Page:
“Jack thinks it happened when Mosey left this century without you.”
“Well, you know where I am now, so send him to come get me.”
“I wish it was that simple.”
Mom’s tone sent shivers up and down my spine. “What’s wrong?”
“For now…Mosey isn’t able to return for you. Like I said, when he left, he broke your connection. You are not… You—You don’t exist in 2017 anymore.”
I just about choked on a hairball. “What the Friskies!!!”
Mom’s red dot shook, and I heard tears in her voice. “Jack and Opie are busy working to reconnect your connection to Mosey, but until they do… Until we figure out another way… You will remain in 1894.”
I felt cold. So cold. Like I was sitting on an iceberg in the middle of Russia’s Sea of Okhotsk. “I can’t come home?”
“Please be brave for me, Hermie.”
I wanted to sob into my paws, but I would be brave for my Mom’s sake. Even if it killed me—which it was.
“I love you, Monkey Boy. No matter how many years separate us, you will always be the best part of me. I’m so honored that you chose to spend your life with me.”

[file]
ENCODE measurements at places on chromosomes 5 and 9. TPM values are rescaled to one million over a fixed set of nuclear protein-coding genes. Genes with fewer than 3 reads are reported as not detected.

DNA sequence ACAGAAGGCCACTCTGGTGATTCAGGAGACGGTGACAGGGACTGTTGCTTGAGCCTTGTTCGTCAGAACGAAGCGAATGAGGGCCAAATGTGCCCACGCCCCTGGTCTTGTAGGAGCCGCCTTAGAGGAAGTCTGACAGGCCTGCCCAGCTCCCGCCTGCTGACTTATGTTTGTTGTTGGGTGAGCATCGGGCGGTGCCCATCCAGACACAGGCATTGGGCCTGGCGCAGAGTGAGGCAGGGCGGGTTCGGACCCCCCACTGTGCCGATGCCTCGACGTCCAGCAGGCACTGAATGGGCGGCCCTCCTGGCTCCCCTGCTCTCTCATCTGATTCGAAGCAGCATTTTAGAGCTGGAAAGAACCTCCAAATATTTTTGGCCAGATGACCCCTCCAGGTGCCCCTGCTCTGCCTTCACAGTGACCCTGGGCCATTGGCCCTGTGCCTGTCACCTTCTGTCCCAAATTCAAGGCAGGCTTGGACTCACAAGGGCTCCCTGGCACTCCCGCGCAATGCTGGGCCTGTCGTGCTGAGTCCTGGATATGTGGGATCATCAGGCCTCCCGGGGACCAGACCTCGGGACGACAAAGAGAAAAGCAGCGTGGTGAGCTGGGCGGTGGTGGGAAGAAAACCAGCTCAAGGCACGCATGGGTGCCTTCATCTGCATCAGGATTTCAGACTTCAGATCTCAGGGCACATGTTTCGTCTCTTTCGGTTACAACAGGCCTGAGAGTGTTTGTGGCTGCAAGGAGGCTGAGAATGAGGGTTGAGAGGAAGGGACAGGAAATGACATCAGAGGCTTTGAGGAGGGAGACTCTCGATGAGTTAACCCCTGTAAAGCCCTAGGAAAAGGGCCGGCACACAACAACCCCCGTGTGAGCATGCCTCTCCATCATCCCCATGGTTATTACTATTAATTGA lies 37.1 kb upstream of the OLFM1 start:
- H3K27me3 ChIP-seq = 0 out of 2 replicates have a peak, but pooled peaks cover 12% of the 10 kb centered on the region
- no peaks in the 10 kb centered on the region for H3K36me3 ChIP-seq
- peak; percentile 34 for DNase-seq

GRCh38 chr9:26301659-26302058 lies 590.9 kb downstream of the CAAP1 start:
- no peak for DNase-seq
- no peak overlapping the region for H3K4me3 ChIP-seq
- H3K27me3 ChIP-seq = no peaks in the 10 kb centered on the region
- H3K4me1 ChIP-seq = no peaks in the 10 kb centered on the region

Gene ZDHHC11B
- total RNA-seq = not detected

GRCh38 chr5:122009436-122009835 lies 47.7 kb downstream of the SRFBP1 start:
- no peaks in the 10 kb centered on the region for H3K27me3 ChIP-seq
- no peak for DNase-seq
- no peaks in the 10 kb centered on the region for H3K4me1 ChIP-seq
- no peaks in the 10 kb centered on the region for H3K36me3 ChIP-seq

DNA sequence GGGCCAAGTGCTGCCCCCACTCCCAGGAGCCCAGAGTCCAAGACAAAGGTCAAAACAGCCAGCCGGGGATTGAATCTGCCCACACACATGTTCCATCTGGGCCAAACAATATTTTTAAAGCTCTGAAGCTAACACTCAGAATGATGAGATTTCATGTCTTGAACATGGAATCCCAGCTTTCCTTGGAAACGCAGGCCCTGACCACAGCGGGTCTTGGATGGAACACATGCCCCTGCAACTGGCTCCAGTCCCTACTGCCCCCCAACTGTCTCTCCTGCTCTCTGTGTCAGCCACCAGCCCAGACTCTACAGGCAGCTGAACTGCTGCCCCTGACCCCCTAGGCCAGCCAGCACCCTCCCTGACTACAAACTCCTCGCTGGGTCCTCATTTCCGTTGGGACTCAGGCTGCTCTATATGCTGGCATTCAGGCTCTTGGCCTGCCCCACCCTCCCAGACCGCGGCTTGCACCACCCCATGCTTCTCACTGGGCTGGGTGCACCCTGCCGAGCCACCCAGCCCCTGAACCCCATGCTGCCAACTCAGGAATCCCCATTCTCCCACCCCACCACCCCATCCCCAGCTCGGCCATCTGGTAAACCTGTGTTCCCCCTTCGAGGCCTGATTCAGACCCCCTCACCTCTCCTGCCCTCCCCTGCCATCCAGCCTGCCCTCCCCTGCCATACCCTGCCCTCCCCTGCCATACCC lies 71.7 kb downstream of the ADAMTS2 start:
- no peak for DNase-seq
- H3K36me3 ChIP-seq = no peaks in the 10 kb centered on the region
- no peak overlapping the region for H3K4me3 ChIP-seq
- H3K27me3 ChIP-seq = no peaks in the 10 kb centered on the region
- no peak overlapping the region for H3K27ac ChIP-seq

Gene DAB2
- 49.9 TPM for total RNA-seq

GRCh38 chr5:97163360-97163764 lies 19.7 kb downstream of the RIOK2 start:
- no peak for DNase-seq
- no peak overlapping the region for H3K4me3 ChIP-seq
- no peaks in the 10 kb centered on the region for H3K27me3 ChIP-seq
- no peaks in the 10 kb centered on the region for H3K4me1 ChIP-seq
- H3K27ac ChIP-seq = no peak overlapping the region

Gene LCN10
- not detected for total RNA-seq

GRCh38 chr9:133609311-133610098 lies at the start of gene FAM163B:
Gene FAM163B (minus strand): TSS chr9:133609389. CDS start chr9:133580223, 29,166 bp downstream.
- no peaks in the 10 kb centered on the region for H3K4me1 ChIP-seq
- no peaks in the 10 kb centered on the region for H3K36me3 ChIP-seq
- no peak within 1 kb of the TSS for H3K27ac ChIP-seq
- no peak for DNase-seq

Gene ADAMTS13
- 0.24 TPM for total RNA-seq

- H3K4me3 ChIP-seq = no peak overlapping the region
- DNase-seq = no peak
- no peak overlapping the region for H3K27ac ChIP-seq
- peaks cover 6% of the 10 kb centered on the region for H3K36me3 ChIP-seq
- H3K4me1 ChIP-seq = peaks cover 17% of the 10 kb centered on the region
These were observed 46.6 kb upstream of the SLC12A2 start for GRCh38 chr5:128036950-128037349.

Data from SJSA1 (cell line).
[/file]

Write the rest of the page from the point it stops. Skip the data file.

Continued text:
Tears poured down my whiskers. “No, I’m honored that you wanted me. I was lost and scared. But you rescued me. You gave me a Forever Home beyond my dreams. The best part of my whole life was sitting in your lap in the car, looking at the trucks zooming by. And going to Blogpaws. Flying in the airplane. Walking the red carpet. Meeting my pals in purrrson.”
“I am so proud of you, Herms. I couldn’t have written Finding Mya without you. Or any of my other books. Our other books. You are the most excellent mews a writer could ask for. Thank you for all the years you inspired me.”
We sobbed together for a long time, our hearts broken. “I’m scared, Mama,” I finally whispurred. “I know you want me to be brave, but… This feels like the end.”
Mom sobbed harder. I did too.
“I will love you forever, Herman. You are, and always will be, my mews and my Soulmate.” And then she was gone.
Our connection had broken.
I awoke beside Fergus on his bed. The room felt cold. Maybe I would never feel warm again. My heart throbbed with grief. If Jack and Opie couldn’t find a way to reconnect Mosey and me, and bring me home…
Numbed by fear, I stared into the dying fire.
The next morning Mrs. Gray served Fergus and me in the too bright room with windows overlooking the rear garden. The noms had strange names. Bangers and Mash. Bubble and Squeak. Black Pudding. Tattie Scones. As vile as it was, I already missed my Hills K/D Chicken and Vegetable Stew.
“I hope you are feelin’ better this morn,” said Mrs. Gray as she poured cooled tea into fancy, rose-painted china bowls. “I heard you fair bawlin’ and greetin’ like a wee bairn long into the night.”